DW Akademie's Space for Freedom project supports media professionals from Belarus and helps them build a new future in exile.
Since the beginning of mass protests against Alexander Lukashenko's regime in August 2020, freedom of expression in Belarus has been under acute pressure. Currently, the country lies toward the bottom ofReporters Without Borders' World Press Freedom Index ranking, at 153 out of 180 countries. Critical reports about the government are deliberately suppressed, hundreds of journalists have already been threatened or arrested and some have been sentenced to long prison terms. Many have therefore decided to flee the country. At the same time, exile media and editorial teams are becoming increasingly important to continue to provide the people of Belarus with reliable information.
The Space for Freedom project offers scholarships and consultations for journalists who are leaving Belarus. The project also includes an educational program that provides media professionals in exile with training and technical support to establish independent Belarusian media in exile. Together with Press Club Belarus, DW Akademie is currently implementing the pilot phase of the project, from September to December 2022.
In addition to a stipend providing basic support, participants also receive practical assistance, for example, in applying for visas, finding housing and opening a bank account, as well as legal advice, along with a workplace in the "MediaPort Belarus" co-working space in Warsaw.
"The program helped me make the decision to emigrate to Poland legally with a Polish visa, without claiming refugee status or international protection, which was my original plan, because I thought I had no other option. But thank God it turned out I did have another," commented one participant, who remains anonymous for security reasons. "Also, part of the scholarship I received covered the second month of living in Warsaw (rent and meals). There was also a lot of psychological support and practical advice from MediaPort managers and guest coaches, for which I am very grateful."
Another participant suggested improvements for the development of the project. "It is worth having a designated person on the team with experience in relocation and acclimatization for a particular country, who could assist the group of relocators during the program in finding housing (at least at the initial stage), in matters of obtaining legal status and in dealing with local financial, public and social institutions."
To enable media professionals to continue their education and professional work while in exile, an online learning platform has been developed and made available. It contains explanatory videos and tutorials, materials and assignments, memos and further links, which are all accessible on demand.
Participating journalists can create their own work profile, take part in regular training sessions and submit assignments. In addition to Space for Freedom scholarship holders, media professionals who left Belarus some time ago and are specifically looking for further training opportunities can also take part in the training courses.
The course consists of a total of four training modules, which occur over a period of 16 weeks. Topics include psychological and technical safety, digital media strategy (audience analysis and social media management), media formats and digital tools, and video production. The trainings usually take place online.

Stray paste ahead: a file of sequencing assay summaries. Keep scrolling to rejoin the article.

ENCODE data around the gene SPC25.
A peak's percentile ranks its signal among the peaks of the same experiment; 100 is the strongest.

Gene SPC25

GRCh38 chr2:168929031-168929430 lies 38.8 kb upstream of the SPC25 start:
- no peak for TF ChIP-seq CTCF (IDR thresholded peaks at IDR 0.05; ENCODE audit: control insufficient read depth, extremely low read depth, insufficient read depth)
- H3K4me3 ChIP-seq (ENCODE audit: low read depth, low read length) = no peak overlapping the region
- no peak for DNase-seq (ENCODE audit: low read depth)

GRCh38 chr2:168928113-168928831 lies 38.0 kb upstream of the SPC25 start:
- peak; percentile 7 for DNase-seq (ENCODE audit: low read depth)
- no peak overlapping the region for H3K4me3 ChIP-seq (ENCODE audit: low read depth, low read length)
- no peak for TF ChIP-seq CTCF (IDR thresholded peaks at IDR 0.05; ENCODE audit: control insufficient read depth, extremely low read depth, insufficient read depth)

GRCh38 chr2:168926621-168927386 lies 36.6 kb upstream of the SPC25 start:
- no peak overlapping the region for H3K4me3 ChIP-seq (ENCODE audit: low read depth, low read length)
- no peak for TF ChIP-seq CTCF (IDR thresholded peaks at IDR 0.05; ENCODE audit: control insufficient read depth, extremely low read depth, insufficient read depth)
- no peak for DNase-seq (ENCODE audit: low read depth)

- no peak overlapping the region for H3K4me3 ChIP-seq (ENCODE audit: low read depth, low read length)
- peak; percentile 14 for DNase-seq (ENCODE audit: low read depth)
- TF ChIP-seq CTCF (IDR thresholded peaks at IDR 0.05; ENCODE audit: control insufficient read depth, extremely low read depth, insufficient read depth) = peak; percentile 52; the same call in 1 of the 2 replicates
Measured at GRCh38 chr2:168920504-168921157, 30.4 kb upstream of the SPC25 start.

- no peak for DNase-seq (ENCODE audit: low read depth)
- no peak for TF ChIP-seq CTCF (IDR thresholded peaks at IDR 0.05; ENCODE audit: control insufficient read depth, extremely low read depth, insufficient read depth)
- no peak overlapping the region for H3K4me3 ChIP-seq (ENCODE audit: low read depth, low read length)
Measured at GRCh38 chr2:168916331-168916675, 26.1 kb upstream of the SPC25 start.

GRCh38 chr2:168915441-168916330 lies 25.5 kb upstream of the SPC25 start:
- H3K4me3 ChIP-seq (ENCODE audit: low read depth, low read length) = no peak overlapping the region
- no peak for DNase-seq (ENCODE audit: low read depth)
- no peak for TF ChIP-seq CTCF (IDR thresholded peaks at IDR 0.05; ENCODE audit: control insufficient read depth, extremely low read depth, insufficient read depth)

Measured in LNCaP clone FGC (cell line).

One of the current participants, also anonymized for security reasons, particularly appreciates the exchange with media professionals who are in a similar situation. "Firstly, for those who have just arrived, the program has become a kind of anchor or fulcrum. It has helped to resolve our financial issues, which allowed us to focus on professional ones. Secondly, it gave us the opportunity to improve our skills, and to therefore increase our capacities and stay in the profession. Thirdly, it gave us methods so we could work on our own problems and self-improvement. And, finally, it provided communication with colleagues and others, which is of great importance, since the risk of depression after relocation is quite high."
The technical component of the project is intended to strengthen and sustain the functionality and security of editorial offices and media in exile, while expanding opportunities for potential target groups to access their content. To achieve this, an organizational and technical media survey and audit was developed. The pilot project has selected various independent media that are currently forced to work in exile.
The aim is to identify and record problems in current processes and procedures. The audit will help editorial teams target their content and better reach their audiences. Security issues are also at the forefront of the project, which are fundamental to editorial work in exile.
The audit will be followed by an evaluation and concrete recommendations to help the editorial teams as they navigate their current and future challenges. Experts will address these in cooperation with employees of the editorial team, who can then eliminate weaknesses and jointly employ the necessary tools to keep their media viable.
DW Akademie is implementing the Space for Freedom project as a network partner of the German government's Hannah Arendt Initiative. With this initiative, the Federal Foreign Office and the Federal Government Commissioner for Culture and the Media support journalists, media professionals and defenders of freedom of expression, in crisis and conflict zones and in exile.